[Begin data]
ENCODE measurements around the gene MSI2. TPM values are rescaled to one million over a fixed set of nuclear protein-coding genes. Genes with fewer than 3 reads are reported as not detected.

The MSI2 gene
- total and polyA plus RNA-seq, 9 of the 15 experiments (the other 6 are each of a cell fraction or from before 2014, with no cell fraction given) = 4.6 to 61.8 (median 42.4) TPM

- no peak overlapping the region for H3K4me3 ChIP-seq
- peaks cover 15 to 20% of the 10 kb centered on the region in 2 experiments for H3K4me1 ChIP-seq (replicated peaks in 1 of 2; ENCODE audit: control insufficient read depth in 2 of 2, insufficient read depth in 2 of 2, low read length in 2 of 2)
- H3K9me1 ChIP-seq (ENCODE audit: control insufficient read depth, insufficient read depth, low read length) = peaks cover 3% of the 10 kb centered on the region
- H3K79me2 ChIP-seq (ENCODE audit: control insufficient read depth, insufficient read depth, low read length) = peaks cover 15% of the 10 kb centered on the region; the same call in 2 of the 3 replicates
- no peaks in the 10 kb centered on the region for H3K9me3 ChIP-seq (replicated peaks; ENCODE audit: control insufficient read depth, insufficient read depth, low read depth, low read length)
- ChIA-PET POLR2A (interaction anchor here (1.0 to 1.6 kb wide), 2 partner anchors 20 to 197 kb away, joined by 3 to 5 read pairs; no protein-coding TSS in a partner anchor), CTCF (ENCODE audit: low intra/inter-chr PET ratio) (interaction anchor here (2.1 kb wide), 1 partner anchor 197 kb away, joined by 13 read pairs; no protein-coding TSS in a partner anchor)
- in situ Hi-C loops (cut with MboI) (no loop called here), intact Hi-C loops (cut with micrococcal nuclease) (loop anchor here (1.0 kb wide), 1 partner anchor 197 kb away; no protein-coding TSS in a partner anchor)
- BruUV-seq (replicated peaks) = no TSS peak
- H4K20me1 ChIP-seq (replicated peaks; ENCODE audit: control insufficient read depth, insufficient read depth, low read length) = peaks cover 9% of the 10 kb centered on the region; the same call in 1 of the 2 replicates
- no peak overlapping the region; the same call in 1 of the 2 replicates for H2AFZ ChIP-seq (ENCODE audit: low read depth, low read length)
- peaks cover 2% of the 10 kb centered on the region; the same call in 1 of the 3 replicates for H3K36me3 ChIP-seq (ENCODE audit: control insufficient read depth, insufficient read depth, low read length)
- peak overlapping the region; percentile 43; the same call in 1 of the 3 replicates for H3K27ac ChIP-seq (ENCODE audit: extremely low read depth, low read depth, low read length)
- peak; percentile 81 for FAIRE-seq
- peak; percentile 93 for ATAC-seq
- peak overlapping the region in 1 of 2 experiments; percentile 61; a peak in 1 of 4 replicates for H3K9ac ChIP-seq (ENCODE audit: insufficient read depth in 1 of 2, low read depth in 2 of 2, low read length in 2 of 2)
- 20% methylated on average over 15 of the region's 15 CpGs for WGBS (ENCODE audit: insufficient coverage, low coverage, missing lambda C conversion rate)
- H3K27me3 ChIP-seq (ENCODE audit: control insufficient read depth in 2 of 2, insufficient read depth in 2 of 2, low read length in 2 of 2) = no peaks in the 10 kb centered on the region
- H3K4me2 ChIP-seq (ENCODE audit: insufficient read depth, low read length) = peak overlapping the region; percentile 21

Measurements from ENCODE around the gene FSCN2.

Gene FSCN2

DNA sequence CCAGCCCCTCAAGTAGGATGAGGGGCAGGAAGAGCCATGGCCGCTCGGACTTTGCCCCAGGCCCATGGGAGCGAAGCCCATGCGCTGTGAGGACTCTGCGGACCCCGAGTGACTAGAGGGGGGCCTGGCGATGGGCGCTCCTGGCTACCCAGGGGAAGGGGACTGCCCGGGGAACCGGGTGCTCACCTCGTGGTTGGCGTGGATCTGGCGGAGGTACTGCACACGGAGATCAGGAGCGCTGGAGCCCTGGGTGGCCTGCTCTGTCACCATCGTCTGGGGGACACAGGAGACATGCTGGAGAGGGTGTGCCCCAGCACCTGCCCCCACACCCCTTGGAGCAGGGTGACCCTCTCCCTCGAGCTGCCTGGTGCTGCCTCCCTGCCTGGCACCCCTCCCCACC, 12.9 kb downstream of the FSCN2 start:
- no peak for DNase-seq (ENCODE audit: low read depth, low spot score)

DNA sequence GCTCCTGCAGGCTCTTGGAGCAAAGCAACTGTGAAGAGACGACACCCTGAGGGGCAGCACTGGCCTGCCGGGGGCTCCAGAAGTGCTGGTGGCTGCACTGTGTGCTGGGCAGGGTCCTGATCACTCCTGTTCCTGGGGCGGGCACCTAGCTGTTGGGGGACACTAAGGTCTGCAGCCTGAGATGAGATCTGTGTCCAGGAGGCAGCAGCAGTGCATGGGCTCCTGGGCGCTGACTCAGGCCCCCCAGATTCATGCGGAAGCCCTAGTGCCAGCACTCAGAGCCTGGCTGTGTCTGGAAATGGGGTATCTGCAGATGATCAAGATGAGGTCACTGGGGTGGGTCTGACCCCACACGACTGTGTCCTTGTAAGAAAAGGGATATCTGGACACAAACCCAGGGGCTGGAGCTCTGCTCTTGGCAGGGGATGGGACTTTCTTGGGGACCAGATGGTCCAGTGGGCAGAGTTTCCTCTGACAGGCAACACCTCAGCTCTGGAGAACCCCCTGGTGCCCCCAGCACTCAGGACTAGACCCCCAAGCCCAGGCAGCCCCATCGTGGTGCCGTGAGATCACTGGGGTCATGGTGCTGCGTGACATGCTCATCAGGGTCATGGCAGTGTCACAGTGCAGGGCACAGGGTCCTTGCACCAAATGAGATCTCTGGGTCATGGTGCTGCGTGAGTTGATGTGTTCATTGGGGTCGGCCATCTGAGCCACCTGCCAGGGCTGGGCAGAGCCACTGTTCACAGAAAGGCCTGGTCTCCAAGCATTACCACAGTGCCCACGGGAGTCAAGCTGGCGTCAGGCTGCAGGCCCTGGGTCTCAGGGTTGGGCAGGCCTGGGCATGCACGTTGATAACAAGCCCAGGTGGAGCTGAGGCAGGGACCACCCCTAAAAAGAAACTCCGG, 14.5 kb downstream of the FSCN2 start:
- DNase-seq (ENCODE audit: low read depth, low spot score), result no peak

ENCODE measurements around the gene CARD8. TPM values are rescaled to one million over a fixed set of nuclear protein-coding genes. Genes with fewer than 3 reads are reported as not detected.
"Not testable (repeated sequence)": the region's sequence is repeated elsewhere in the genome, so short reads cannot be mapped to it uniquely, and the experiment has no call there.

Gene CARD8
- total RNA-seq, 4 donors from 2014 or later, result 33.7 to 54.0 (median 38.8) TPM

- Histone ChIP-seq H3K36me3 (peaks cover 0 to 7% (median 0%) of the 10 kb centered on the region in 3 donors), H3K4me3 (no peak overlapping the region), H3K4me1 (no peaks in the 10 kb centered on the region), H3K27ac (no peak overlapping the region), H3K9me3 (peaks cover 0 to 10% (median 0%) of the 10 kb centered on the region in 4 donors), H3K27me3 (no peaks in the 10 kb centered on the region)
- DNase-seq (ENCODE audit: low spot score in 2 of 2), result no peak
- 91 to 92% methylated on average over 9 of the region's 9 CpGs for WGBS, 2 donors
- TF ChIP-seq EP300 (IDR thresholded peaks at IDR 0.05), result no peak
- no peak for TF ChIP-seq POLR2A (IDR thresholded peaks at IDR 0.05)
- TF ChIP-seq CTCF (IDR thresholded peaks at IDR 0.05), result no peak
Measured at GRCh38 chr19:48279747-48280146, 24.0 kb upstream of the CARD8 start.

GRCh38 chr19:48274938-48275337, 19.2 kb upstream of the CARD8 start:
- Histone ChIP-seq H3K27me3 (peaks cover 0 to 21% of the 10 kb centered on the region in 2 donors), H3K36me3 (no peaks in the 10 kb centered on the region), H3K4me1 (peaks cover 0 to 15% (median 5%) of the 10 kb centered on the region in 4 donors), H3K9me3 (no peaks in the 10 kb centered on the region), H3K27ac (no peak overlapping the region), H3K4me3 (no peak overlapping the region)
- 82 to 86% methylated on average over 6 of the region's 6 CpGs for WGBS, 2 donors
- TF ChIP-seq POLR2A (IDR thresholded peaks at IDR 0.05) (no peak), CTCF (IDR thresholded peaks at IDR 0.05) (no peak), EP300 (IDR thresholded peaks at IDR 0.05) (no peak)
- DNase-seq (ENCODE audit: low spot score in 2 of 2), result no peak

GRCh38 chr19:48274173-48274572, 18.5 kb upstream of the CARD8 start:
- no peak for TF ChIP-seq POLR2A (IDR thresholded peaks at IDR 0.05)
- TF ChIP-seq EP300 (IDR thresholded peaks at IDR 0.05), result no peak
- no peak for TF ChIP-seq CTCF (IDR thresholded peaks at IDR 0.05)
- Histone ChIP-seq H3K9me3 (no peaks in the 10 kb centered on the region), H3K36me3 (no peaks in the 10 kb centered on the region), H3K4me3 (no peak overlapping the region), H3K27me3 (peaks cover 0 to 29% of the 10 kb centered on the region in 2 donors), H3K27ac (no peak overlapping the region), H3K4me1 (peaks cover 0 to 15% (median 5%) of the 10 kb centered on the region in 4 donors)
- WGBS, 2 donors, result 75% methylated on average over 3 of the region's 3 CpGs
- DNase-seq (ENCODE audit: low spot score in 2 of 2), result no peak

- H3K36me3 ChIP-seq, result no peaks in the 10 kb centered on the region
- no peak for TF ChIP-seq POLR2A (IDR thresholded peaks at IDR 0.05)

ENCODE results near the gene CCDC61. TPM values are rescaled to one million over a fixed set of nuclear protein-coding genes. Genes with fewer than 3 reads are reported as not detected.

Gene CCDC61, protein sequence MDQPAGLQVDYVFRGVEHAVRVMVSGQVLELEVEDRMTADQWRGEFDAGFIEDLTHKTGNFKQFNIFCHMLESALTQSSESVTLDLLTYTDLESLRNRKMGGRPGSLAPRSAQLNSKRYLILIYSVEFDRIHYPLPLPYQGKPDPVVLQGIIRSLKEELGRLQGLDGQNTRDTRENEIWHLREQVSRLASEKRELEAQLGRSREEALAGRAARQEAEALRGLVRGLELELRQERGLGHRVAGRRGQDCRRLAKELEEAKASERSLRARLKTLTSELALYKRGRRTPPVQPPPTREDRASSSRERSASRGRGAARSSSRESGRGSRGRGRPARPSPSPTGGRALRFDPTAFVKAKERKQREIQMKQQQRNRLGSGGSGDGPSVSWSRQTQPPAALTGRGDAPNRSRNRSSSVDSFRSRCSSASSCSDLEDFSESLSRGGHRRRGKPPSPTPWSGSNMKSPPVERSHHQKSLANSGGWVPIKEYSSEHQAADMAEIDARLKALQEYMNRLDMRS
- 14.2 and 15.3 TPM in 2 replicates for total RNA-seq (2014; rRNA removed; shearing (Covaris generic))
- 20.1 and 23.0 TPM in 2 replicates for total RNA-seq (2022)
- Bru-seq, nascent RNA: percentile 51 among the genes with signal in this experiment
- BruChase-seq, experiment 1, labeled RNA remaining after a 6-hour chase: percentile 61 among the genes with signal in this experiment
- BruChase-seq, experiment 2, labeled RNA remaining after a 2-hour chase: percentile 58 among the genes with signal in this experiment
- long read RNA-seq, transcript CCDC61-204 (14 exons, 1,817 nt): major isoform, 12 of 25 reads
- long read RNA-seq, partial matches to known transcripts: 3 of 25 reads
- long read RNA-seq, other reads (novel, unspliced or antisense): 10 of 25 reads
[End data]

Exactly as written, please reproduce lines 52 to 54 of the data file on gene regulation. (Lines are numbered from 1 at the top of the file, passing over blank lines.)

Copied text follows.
- no peak for TF ChIP-seq POLR2A (IDR thresholded peaks at IDR 0.05)

ENCODE results near the gene CCDC61. TPM values are rescaled to one million over a fixed set of nuclear protein-coding genes. Genes with fewer than 3 reads are reported as not detected.

Gene CCDC61, protein sequence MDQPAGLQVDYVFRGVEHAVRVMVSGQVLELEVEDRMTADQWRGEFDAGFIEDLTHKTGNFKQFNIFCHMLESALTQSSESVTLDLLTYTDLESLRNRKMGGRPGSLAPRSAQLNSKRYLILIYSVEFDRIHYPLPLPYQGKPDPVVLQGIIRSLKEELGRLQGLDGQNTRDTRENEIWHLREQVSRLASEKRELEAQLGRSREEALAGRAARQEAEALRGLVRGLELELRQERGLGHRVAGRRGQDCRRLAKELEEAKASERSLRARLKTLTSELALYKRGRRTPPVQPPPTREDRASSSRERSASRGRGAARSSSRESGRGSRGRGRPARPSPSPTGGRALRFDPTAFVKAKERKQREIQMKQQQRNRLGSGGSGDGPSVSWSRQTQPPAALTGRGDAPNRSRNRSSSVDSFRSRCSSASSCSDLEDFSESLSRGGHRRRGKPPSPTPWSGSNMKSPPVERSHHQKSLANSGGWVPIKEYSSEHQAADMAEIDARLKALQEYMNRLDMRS